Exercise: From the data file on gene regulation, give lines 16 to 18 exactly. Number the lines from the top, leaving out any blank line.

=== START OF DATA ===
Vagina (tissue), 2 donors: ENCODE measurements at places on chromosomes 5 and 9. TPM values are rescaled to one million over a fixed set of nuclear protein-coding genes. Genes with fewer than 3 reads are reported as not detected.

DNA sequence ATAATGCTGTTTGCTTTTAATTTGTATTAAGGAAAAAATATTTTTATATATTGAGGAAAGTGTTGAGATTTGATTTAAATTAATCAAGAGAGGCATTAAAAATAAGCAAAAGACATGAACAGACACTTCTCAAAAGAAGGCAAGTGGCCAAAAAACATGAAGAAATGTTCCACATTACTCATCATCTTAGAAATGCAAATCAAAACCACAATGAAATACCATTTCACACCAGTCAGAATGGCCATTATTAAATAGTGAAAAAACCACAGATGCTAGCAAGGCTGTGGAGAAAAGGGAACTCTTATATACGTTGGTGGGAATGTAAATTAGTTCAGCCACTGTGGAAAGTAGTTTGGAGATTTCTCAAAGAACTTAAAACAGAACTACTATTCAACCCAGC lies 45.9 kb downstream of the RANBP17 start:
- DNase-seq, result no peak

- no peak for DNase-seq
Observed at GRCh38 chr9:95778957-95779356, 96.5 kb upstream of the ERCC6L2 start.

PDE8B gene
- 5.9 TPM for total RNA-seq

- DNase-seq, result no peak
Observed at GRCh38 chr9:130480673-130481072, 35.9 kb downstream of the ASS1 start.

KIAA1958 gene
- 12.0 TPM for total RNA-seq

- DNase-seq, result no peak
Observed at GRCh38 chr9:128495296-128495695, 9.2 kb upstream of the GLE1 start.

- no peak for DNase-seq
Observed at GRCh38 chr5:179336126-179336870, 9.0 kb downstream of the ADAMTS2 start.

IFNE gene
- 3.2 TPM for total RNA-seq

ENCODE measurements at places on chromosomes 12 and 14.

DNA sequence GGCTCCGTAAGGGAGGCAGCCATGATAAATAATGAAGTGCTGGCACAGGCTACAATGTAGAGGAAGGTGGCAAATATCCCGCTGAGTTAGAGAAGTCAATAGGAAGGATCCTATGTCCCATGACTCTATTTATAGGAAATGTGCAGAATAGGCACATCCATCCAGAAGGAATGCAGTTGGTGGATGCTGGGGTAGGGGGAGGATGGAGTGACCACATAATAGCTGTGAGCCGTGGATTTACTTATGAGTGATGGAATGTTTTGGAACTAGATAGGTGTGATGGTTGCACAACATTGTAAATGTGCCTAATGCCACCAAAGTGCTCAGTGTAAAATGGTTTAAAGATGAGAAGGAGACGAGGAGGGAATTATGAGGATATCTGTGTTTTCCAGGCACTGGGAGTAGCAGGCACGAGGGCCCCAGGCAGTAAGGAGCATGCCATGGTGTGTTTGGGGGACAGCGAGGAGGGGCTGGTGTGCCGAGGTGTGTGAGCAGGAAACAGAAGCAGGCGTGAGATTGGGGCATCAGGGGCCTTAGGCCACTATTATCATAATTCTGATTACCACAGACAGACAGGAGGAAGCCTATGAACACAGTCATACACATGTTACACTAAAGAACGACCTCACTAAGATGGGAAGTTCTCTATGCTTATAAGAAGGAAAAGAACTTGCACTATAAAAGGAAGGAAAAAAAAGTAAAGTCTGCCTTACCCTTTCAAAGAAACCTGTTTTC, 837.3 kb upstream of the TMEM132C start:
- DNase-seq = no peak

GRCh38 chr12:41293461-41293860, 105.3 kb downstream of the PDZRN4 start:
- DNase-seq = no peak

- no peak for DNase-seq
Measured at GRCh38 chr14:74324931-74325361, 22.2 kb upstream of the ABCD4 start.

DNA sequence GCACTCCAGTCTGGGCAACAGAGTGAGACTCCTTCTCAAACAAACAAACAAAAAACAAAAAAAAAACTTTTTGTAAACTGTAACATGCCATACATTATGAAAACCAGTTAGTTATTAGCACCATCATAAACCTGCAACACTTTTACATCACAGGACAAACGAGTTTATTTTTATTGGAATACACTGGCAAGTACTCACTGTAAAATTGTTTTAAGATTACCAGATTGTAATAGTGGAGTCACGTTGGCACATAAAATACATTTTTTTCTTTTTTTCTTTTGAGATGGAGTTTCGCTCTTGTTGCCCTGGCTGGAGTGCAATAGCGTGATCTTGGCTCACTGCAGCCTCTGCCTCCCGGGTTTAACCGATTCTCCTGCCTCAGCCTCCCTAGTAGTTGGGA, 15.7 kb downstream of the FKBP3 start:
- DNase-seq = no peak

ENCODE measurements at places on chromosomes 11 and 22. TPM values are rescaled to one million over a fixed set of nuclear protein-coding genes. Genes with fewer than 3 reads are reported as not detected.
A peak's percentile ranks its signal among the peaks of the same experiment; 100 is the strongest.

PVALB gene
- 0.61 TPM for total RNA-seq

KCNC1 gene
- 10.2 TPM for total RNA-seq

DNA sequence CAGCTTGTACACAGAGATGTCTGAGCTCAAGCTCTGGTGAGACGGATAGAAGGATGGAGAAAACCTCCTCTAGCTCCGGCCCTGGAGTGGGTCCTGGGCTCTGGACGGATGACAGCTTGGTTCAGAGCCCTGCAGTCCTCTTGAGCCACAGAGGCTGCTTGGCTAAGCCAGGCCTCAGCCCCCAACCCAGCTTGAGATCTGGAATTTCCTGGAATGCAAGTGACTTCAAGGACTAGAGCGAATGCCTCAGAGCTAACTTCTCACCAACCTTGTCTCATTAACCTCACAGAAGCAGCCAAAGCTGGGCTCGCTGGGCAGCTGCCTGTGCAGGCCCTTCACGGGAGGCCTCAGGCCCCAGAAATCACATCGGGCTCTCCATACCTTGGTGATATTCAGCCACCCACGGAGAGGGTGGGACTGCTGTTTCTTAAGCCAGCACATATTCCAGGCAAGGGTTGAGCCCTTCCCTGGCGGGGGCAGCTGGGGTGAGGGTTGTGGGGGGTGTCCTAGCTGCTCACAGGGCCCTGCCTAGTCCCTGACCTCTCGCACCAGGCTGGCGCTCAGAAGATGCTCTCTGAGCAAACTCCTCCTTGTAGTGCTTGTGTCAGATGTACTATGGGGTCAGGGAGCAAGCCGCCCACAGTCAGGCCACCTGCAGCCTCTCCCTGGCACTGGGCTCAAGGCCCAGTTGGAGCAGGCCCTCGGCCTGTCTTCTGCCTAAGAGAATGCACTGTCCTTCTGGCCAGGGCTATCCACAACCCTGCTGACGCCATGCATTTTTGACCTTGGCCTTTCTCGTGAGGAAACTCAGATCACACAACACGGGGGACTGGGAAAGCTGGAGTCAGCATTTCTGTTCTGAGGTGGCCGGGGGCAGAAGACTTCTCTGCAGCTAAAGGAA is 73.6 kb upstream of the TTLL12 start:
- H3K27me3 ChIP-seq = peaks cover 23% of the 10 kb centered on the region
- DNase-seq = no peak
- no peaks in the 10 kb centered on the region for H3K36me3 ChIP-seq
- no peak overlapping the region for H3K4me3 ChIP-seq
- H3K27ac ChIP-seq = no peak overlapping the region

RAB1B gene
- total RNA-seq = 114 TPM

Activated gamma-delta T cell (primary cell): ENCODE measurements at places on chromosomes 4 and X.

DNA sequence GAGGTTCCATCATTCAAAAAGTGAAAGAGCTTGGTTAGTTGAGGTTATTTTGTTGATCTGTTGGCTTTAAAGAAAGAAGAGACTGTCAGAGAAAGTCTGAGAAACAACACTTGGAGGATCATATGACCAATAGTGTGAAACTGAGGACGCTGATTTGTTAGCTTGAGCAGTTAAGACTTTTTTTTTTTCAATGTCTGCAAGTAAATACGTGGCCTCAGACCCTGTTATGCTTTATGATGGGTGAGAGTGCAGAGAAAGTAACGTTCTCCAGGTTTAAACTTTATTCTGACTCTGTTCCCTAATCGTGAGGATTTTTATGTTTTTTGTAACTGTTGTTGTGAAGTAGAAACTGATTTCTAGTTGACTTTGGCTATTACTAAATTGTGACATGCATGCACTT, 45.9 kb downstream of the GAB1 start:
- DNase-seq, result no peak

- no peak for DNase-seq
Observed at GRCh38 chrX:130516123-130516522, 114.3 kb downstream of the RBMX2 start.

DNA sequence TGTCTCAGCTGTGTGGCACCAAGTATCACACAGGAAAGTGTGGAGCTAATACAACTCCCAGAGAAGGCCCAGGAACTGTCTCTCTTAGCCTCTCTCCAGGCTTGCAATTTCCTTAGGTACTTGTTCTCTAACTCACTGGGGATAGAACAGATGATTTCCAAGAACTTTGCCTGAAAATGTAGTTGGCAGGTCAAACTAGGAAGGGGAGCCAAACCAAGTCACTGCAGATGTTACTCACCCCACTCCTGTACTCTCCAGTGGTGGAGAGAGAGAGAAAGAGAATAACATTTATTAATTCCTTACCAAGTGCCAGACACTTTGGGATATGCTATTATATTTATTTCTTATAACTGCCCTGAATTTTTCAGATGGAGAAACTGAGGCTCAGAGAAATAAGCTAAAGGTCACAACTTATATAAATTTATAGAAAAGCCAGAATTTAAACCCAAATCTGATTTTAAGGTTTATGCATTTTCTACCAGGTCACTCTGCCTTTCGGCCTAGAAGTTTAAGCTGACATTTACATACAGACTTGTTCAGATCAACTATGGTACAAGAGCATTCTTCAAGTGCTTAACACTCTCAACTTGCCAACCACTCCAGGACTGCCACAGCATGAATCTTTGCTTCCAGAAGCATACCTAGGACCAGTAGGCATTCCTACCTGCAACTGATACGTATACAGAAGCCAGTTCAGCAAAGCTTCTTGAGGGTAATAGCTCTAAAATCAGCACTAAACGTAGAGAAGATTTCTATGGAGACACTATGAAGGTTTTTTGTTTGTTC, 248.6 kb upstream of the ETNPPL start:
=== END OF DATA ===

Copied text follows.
IFNE gene
- 3.2 TPM for total RNA-seq

ENCODE measurements at places on chromosomes 12 and 14.